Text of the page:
Discussion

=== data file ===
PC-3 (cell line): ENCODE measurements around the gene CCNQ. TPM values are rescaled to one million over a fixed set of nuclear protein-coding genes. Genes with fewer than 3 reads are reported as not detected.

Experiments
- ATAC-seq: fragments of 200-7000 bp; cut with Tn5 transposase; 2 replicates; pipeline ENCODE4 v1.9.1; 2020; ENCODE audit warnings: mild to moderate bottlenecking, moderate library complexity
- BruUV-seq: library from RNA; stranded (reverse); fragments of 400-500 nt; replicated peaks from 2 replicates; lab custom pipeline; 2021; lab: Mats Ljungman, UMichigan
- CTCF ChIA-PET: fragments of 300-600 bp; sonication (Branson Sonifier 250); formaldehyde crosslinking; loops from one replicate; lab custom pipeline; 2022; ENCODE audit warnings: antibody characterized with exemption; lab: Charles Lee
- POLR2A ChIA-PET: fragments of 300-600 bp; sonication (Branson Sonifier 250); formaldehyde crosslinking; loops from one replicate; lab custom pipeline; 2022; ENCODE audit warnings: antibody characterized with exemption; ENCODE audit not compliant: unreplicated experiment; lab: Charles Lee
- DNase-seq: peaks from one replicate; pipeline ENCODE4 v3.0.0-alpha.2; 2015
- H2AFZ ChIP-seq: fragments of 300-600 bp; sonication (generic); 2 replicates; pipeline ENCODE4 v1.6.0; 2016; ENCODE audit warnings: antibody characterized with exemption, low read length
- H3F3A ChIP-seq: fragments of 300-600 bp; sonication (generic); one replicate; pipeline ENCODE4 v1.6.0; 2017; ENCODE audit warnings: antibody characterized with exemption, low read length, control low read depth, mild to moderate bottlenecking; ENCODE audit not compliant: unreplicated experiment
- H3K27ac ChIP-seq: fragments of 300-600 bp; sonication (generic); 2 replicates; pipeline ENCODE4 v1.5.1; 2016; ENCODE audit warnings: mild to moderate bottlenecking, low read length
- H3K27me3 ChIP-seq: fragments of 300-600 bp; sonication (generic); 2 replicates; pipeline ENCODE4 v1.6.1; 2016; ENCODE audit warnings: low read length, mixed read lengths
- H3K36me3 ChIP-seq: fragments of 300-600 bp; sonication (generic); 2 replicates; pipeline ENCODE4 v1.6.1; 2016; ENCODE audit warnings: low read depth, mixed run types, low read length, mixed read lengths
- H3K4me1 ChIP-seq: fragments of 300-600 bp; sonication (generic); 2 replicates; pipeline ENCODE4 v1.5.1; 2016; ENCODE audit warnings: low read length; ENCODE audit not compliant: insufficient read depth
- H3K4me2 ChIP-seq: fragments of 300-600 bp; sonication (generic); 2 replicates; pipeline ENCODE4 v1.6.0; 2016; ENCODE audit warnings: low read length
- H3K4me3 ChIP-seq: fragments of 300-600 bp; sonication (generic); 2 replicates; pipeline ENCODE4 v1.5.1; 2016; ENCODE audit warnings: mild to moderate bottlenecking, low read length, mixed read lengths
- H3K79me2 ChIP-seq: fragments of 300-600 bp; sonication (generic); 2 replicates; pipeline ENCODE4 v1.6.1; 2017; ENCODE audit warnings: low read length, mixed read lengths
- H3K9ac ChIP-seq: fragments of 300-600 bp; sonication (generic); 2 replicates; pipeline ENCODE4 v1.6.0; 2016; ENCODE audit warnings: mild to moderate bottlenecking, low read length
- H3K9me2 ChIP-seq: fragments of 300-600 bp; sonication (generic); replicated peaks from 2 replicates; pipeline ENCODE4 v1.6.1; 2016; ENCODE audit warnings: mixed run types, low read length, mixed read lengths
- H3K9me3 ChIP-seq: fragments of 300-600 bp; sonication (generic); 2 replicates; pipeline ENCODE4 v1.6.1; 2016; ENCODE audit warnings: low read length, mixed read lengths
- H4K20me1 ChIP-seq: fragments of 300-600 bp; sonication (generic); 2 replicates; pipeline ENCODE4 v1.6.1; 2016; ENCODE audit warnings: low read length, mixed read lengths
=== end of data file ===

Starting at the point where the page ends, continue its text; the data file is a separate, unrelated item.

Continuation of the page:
In general, over 80% respondent under present study in Dzongu shared that in recent years, dependency on allopathic treatments has increased considerably over traditional health care systems. Loosening interest amongst in young generation, and tough and time consuming process of plant collection and gradually lacking in skill of specific identification, appeared as major reasons for declining trend in using traditional health care system. For living in the close nearness to the district headquarter by the exposures and involvement in developmental programmes offering them livelihood options as well the availability of primary health centers and sub-centers in each village in recent years have further diverted youngsters from using ethnomedicinal practices. Surprisingly, for some particular ailments like bone fracture and dislocation, most of the inhabitants still prefer herbal use rather than the allopathic treatment, as they like to avoid undergoing painful therapies of the later. Many natives still prefer and trust upon using traditional health care system as the excellent and much effective means to cure their ailments over allopathic drugs [4244]. The species subjected to destructive harvesting due to uprooting underground part form over 29% in Dzongu. Often, the threatened taxa, if they are already having small and fragmented populations in a particular area, as well as growing in specific habitats [41], they could be susceptible to further endangerment, if species are approached to commercialization through wild harvesting. It would be crucial to assess their potential of availability, as resource, through population assessment. Ex-situ cultivation of such taxa would not only promote their conservation but also offer income opportunity to local folk. Amongst them, some, including high traded threatened taxa Swertia chirayita and Picrorhiza kurrooa, are prioritized at the top for their conservation through ex-situ cultivation [12].